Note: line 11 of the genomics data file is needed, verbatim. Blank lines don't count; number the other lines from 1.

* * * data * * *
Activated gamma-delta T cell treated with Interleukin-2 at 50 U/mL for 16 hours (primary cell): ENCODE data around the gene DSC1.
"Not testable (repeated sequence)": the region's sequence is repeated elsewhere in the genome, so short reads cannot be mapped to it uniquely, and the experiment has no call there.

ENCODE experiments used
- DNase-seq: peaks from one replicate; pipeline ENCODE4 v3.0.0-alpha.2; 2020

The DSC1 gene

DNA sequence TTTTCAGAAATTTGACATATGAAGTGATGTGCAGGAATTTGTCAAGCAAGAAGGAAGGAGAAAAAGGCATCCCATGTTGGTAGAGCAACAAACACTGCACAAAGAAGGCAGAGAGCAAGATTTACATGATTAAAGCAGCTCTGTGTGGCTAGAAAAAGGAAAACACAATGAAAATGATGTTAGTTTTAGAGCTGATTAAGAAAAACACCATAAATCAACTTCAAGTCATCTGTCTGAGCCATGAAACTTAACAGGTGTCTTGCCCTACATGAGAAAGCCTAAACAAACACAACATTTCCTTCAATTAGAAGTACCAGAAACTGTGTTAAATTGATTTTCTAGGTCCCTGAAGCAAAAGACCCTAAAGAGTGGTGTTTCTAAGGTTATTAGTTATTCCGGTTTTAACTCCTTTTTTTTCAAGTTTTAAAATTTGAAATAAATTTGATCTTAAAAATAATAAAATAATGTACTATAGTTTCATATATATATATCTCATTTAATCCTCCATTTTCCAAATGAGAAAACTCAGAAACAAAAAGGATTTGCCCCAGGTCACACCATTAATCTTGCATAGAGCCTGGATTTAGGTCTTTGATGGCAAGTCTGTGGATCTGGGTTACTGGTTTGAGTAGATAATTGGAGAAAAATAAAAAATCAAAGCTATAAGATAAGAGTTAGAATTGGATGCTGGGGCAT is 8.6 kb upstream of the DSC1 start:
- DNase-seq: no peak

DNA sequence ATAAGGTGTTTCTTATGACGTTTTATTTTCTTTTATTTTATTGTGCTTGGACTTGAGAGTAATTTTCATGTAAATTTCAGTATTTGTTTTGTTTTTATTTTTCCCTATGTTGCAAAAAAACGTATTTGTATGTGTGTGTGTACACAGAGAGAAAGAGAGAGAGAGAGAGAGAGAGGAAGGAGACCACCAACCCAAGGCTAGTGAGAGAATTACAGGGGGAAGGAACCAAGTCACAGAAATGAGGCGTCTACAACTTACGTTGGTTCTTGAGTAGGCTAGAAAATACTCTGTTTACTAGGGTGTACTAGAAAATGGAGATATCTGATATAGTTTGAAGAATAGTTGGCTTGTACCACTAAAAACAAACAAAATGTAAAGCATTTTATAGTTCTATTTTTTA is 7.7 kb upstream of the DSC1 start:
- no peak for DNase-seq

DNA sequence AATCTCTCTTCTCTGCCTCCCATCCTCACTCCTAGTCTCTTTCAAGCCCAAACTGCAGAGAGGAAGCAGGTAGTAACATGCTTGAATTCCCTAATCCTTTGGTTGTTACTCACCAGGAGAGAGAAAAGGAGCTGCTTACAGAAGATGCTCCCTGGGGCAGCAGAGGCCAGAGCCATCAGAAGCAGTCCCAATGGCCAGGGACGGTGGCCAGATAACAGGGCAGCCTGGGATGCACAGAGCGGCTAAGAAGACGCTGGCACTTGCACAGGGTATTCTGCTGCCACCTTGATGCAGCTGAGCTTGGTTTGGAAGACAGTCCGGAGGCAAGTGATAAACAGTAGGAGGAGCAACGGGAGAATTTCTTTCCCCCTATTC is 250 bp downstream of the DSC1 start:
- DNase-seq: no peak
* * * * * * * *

- DNase-seq: no peak